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Senate GOP whip says there aren’t 60 votes to advance Jan. 6 commission bill today

Republican Sen. Susan Collins voices her support for the creation of January 6 commission while talking to journalists with (L-R) DC Metropolitan Police Officer Michael Fanone, Sandra Garza, girlfriend of the late US Capitol Police officer Brian Sicknick, and US Capitol Police Officer Harry Dunn on May 27, 2021 in Washington, DC. Chip Somodevilla/Getty Images

Republican Sen. Susan Collins spoke with reporters following her meeting with fallen US Capitol Police Officer Brian Sicknick’s girlfriend, Sandra Garza, and USCP Officer Harry Dunn and DC Metropolitan Police Officer Michael Fanone. Sicknick’s mother, Gladys Sicknick, did not join them for this meeting.

Collins spoke about her stance on the commission, saying “they are the reason that I am fighting so hard for the creation of this commission, so that we can better understand the attack on our democracy, and the heroic actions that were taken that day to save our lives and the lives of everyone who worked in the camp.”

The Republican senator from Maine said she thinks her amendment to fix the “flaw” in the House bill addressed the major objection to the bill, and that she has secured the agreement of House Speaker Nancy Pelosi on her amendment.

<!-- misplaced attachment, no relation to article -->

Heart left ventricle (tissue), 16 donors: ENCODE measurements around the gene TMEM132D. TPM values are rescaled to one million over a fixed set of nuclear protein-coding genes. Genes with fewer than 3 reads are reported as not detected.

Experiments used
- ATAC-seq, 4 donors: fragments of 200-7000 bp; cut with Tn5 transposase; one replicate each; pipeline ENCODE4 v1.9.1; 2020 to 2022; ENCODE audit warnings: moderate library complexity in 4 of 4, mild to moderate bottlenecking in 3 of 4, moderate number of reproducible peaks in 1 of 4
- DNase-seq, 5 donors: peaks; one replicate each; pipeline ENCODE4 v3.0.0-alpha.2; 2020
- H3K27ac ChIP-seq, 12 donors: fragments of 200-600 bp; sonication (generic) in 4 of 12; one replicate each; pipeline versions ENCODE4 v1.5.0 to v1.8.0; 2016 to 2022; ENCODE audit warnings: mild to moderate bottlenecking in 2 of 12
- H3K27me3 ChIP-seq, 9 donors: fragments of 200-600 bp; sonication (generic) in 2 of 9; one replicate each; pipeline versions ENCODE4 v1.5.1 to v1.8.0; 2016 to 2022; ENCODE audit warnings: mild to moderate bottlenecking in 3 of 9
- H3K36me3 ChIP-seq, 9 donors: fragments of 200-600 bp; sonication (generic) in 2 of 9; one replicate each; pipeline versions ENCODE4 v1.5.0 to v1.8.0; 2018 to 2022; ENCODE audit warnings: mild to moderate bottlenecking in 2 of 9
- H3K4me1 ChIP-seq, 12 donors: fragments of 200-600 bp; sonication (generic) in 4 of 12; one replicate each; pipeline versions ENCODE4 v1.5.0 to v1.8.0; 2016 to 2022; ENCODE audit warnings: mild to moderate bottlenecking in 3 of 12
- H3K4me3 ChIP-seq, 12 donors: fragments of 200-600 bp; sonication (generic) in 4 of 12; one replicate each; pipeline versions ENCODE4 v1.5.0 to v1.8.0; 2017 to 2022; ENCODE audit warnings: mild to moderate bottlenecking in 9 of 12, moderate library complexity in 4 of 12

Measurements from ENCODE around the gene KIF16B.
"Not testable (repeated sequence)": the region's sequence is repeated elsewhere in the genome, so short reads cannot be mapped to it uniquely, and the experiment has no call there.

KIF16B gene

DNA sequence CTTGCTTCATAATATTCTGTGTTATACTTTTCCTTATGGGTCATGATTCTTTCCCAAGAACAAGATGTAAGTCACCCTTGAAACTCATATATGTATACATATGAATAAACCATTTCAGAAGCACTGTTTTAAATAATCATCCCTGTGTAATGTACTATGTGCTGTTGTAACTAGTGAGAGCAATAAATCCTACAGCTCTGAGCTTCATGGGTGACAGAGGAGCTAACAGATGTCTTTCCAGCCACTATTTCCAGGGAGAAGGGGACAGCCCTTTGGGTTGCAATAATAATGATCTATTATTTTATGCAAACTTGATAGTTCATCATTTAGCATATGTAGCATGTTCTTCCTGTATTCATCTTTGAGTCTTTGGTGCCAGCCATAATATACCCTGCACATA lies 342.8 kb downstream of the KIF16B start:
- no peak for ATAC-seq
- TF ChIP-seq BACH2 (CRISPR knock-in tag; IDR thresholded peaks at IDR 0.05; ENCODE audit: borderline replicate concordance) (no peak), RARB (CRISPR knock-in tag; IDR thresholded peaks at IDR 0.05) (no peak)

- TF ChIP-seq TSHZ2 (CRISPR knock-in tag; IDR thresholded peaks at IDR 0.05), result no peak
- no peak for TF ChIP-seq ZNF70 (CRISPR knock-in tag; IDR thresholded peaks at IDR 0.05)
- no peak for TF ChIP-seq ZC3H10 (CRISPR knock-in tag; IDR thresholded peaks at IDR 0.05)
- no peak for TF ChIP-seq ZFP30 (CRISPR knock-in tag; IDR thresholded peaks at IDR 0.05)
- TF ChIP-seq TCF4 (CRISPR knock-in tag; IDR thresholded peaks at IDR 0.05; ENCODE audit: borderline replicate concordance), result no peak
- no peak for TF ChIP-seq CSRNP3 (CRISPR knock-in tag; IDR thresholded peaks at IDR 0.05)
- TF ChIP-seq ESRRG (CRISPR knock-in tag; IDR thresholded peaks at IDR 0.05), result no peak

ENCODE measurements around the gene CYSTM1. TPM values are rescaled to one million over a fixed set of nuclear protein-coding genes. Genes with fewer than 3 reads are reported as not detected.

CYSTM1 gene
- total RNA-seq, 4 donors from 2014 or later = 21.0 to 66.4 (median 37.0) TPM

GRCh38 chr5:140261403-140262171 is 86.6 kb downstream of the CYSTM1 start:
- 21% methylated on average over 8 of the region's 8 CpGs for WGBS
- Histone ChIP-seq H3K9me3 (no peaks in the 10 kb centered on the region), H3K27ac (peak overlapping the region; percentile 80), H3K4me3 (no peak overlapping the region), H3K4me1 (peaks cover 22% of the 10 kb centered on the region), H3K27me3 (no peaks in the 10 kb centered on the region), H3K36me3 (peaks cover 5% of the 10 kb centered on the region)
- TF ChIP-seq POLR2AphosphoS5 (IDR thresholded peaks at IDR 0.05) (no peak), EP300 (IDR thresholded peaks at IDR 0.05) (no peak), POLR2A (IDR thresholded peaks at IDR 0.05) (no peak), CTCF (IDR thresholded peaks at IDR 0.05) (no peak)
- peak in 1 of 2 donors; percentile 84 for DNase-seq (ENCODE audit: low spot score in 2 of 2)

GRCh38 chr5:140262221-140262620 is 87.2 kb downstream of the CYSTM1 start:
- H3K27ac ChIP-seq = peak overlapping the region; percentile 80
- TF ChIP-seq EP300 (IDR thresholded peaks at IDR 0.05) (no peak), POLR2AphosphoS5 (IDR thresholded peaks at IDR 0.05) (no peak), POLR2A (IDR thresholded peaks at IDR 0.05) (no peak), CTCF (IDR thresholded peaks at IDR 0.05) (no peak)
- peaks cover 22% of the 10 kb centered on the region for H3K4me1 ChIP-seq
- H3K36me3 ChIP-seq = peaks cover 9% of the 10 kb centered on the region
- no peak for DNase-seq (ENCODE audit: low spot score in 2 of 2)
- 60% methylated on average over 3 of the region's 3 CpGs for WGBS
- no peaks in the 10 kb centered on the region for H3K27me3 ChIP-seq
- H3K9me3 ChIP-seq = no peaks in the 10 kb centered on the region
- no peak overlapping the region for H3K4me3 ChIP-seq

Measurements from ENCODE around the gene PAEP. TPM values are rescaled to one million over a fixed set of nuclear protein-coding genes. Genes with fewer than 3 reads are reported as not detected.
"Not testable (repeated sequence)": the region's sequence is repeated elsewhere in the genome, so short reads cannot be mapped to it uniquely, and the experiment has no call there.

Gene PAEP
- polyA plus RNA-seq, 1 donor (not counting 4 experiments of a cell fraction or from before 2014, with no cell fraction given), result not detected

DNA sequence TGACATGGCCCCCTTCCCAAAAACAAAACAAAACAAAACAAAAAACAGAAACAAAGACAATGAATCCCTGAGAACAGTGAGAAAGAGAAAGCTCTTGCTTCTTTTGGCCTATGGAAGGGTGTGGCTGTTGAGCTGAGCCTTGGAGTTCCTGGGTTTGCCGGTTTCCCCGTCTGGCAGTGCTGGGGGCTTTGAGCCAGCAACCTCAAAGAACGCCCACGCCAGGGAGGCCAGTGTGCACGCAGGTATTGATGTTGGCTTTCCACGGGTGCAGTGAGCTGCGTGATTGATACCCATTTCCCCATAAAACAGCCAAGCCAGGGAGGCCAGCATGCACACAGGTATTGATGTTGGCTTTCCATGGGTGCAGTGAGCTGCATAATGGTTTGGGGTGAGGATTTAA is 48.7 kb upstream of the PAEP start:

“My hope is that we can get, with this amendment, a sufficient number of Republicans to pass the bill. We owe it to the brave men and women who defended our lives that day. And in some cases did so at the cost of their lives. And that’s why I feel so strongly about that.”

Collins is one of only three GOP senators who have expressed their support for advancing the legislation – Democrats need 10. Republicans are in the Senate today.

Fanone said he came to educate lawmakers about his experiences that day.

“I want to see Congress come together in a bipartisan fashion and really get to the bottom of it, January 6, I think it’s necessary for us to heal from the trauma that we all experienced that day,” he said. “That’s why I think it’s so important.”

Garza said she’s frustrated by Republicans who still do not want to support the commission.

“I think it’s very disturbing that anyone would not want to support this,” she said. “Why would they not want to get to the bottom of such horrific violence? You know they are here today and with their families and comfortable, because of the actions of law enforcement that day. So I don’t understand why they why they would resist getting to the bottom of what happened that day and fully understanding how it happened. It just boggles my mind.”

Garza said she wants senators “to be thinking about Brian Sicknick, Officer Liebengood, and Officer Jeffrey Smith. They sacrificed their lives that day. They really did. It doesn’t matter that Brian’s cause of death was natural” she said, using air quotes around the word natural.

“He still died defending them that day. And Officer Liebengood, and Officer Smith. They died as a result of the trauma that day,” she said.

Garza said she’s still hopeful that her conversations with senators will change minds.


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